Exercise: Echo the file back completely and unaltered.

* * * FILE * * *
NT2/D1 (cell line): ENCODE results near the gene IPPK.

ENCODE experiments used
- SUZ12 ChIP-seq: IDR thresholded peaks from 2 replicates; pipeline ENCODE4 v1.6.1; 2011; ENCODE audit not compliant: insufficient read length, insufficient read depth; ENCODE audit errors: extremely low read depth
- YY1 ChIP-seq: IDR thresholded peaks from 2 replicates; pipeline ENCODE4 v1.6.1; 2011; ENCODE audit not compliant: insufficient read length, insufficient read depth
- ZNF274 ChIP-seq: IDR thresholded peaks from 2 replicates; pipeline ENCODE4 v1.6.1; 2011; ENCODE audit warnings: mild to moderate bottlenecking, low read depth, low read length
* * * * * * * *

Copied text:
NT2/D1 (cell line): ENCODE results near the gene IPPK.

ENCODE experiments used
- SUZ12 ChIP-seq: IDR thresholded peaks from 2 replicates; pipeline ENCODE4 v1.6.1; 2011; ENCODE audit not compliant: insufficient read length, insufficient read depth; ENCODE audit errors: extremely low read depth
- YY1 ChIP-seq: IDR thresholded peaks from 2 replicates; pipeline ENCODE4 v1.6.1; 2011; ENCODE audit not compliant: insufficient read length, insufficient read depth
- ZNF274 ChIP-seq: IDR thresholded peaks from 2 replicates; pipeline ENCODE4 v1.6.1; 2011; ENCODE audit warnings: mild to moderate bottlenecking, low read depth, low read length